The 12th Baltic Triennial Proves Local Synergies Are Global

Baltic Triennial
Bianka Rolando – Juodoji deze, courtesy of Baltic Triennial

“What is an artwork today can be something else entirely tomorrow” – picked by the curators from an interview with artist David Bernstein, this sentence is the starting point of the XII Baltic Triennial. Held in the premises of the Contemporarty Art Centre in Vilnius, the event strives to be experimental and unexpected. Accordingly, you’ll be able to find art in the form of Robertas Narkus and Bartos Polonski’s pot of boiling Fanta; cleaning your shoes on Mikko Kuorinki’s “Truck Carpets”; or “piece of self-titled artist(?)” – a hideaway reserved for relaxing or stimulating your own creativity.

To put it simply, in this edition of the triennial the entire building of the CAC has been turned into a massive research laboratory. All of the architectural work was created by Andreas Angelidakis, who used all of the old materials from the warehouse, thus breaking down the boundaries between exhibition space and the backstage, while nodding to the adjacent Art Povera exhibition.

The entrance of the exhibition hall is occupied by heaps of mycelium (fungi) via Nomeda ir Gediminas Urbonai’s “Psychotropic House: Zoetics Pavillion of Ballardian Technologies”. The artists allow everyone to take part by experimenting along with the scientists, artists and architects in their creation, therefore sharing the responsibility of creating. Similar concepts are also carried out throughout the entire event, and at times it’s even hinted that in the future art will create itself independently from artists.

Sleek spoke to the triennial’s curator, Virginija Januškeviciutè, about the idea of “Baltic”, the global nature of this event and the Soviet legacies in art. 

Baltic Triennial
Black Mountain by Andreas Angelidakis, photography by Dalia Mikonyte
Nomeda ir Gediminas Urbonai’s “Psychotropic House: Zoetics Pavillion of Ballardian Technologies”, photography by Dalia Mikonyte

Sleek: this edition will focus more on the Baltic region. Which are the themes are being explored?
Virginija Januškeviciutè: The idea of the “Baltic” arrives to this project from several different directions: one being the legacy of the triennial itself, another – the specific art practices, scenes and approaches that I found intriguing in the Baltic region. However, these same approaches may be relevant or present in other places too (and I think they are). And finally the Baltic as a name of the environment that “we” inhabit, a name borrowed from the sea (or the other way round?) that has stuck to various concepts, identities, agreements, definitions over time. The Baltic became one of the scales to be tested and test other things against.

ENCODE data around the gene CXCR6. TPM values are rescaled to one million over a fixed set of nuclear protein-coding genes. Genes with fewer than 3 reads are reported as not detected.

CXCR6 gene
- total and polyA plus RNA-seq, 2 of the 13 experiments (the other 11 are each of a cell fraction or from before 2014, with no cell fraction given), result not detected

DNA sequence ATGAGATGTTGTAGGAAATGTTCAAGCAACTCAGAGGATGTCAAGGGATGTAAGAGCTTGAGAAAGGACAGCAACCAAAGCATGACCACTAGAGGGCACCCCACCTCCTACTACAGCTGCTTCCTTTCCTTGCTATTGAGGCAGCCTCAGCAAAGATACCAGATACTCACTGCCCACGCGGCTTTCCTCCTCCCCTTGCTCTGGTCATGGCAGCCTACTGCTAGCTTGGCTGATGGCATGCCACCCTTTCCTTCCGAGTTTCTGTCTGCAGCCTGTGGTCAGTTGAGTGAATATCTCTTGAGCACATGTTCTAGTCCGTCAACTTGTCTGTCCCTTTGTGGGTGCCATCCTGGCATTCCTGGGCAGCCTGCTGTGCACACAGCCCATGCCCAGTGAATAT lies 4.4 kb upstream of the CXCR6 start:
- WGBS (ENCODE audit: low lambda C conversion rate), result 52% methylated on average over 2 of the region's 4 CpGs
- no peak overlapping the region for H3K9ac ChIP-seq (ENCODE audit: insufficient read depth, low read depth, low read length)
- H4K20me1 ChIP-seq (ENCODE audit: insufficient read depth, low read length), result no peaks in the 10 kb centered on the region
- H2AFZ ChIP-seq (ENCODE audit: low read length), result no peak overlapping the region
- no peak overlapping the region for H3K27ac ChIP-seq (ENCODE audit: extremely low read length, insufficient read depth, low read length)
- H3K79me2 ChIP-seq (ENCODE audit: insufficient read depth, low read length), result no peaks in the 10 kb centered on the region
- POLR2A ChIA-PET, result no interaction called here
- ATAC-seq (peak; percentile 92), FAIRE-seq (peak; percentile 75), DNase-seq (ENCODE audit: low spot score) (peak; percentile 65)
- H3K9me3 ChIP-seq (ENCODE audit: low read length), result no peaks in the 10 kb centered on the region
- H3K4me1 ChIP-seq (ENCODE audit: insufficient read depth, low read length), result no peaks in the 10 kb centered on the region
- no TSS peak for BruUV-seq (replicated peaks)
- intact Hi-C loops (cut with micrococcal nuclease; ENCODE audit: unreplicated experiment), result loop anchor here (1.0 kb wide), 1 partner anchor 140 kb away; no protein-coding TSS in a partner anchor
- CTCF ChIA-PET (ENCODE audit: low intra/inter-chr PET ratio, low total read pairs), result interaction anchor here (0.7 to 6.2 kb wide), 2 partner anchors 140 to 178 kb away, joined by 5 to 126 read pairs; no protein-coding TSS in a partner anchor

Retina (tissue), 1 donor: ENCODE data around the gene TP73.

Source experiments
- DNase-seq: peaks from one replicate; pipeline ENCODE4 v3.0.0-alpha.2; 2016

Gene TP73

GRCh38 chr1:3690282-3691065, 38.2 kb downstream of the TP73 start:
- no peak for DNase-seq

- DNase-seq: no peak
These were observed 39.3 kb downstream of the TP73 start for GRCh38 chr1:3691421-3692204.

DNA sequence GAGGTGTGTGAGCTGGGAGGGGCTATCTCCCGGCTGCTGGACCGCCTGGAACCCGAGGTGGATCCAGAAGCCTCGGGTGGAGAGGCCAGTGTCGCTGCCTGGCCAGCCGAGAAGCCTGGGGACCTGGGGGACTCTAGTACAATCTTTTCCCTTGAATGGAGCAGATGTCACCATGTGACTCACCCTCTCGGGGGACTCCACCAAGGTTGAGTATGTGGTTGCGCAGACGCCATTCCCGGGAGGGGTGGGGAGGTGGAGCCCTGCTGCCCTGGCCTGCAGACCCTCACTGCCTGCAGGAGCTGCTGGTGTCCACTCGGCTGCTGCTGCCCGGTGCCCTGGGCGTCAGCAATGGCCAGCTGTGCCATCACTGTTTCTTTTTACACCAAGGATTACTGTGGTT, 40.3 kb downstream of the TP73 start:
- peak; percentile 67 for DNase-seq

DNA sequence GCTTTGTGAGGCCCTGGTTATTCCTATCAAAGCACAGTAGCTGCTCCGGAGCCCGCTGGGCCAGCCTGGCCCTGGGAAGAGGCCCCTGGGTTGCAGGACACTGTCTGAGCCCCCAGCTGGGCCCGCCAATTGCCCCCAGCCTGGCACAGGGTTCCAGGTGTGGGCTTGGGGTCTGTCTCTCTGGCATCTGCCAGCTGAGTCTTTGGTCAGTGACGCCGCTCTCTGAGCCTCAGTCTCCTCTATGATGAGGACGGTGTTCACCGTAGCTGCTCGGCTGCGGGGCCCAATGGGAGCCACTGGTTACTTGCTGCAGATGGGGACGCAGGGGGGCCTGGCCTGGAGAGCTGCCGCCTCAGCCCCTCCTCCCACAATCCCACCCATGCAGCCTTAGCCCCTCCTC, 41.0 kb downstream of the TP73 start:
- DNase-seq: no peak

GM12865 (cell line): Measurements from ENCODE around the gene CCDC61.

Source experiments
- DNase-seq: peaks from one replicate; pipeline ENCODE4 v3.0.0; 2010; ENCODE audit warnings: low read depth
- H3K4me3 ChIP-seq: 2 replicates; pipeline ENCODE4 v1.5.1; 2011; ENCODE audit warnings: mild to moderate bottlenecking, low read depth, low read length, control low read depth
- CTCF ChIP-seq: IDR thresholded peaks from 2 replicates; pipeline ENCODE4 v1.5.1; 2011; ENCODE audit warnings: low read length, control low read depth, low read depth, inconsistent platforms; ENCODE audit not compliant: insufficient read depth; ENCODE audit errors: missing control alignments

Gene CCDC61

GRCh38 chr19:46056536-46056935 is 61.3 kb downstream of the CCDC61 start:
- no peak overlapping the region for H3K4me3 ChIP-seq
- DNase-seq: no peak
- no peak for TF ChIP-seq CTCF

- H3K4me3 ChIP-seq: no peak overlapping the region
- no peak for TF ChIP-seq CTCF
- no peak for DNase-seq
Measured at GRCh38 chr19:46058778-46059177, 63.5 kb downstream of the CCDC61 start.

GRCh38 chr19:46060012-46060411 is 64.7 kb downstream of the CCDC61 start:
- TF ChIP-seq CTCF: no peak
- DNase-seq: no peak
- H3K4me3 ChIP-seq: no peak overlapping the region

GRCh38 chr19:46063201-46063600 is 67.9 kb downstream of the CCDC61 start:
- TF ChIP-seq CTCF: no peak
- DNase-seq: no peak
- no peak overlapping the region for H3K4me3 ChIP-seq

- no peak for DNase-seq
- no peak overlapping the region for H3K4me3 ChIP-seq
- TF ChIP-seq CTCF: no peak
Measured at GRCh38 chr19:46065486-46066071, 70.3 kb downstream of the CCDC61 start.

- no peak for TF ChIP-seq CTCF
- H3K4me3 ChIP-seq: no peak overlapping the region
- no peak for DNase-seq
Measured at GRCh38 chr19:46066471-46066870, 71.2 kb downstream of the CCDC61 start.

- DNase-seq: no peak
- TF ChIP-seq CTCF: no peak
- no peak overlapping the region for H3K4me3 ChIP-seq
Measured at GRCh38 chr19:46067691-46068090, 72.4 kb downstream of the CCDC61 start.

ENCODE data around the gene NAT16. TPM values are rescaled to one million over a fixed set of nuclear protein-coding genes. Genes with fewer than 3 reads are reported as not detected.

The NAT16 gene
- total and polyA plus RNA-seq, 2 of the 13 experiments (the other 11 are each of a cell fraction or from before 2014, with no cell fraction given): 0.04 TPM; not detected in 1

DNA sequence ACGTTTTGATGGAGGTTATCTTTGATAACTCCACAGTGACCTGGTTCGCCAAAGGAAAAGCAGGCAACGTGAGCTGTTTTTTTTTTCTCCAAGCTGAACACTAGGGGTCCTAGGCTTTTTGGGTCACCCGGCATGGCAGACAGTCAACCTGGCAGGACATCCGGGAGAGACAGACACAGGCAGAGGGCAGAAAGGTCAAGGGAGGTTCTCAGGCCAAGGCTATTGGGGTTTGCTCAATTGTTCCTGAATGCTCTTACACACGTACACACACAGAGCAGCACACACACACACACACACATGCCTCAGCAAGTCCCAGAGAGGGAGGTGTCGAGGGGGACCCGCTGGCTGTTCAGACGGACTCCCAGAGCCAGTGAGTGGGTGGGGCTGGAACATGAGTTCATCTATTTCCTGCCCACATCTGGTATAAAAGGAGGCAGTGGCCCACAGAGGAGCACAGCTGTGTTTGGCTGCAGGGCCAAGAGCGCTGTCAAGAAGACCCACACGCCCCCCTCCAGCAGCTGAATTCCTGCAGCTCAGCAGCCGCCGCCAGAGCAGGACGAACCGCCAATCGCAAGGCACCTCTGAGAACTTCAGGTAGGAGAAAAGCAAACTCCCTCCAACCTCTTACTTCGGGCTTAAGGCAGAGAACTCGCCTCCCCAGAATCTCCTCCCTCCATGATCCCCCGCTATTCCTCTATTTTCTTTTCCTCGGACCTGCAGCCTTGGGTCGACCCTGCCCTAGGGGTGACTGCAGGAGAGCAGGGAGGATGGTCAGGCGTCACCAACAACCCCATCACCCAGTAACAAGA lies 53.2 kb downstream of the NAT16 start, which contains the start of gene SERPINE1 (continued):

For Post Brothers this became an occasion to develop a series or talks on the underwaterness as a political and economic metaphor, “Nothing but Waves”. For the “Baltic Pavilion”, a project created for the 2016 Venice Biennial of Architecture, this is an occasion to test their research-to-date about the very real infrastructural commons between the three Baltic states, although the notion of “Baltic States” itself often appears to be an outdated concept, a relic from the Soviet times, seemingly inadequate given the current political realm. For Margarida Mendes and Jennifer Teets the project gave a chance to record a large portion of the voice archive for “The World in Which We Occur”, a series of phone conversations inspired by the “World Question Centre” by James Lee Byars.

Photography by Dalia Mikonyte

Many of the triennial’s contributions are also looking into the possible futures that relate in one way or another to the Baltic region – weather in terms of material culture, climate change, science and education; or they otherwise build a critical distance to our immediate environment, at the same time firmly inhabiting it. This environment includes art and what’s expected of it: the whole project is built around the idea that the notion of art changes in time, and every press release starts with the same statement, “what is an artwork today can be something else entirely tomorrow”. In the Baltic context the statement gains some site-specificity – for instance, the triennial draws attention to (or rather, aims to ignore) the split between visual or applied arts, inherited from the Soviet nomenclature and barely shifted since.
Given this years regional focus, how does the Triennial link to the rest of the world?
One of the guests, Jaewook Lee, who spent a few days here during the opening week put it quite nicely: “An interaction is always a local event, while the synergies on this light event are not local at all”.

Baltic Triennial
Lectures by Perrine Bailleux and ‘5’ by Marcos Lutyens, photography by Andrej Vasilenko
Baltijos paviljonas, courtesy of Baltic Triennial
? version of The Baltic Pavilion, photography by Andrej Vasilenko, courtesy of CAC

Who are the artists you’re most excited about in this event?
The event in Vilnius, although eventful, will only last six weeks, but another one will open in Krakow in late November, and another yet – in Riga March 2016. I very much look forward to see the project and its separate parts develop, wave-like, throughout all these iterations, until it finally dissolves after the final gathering on an Estonian island in the Baltic sea in the summer of 2016.
Text by Dalia Mikonyte and Dovile Daunoraviciute

The 12th Baltic Triennial takes place at CAC, Vilnius until 18 October 2015

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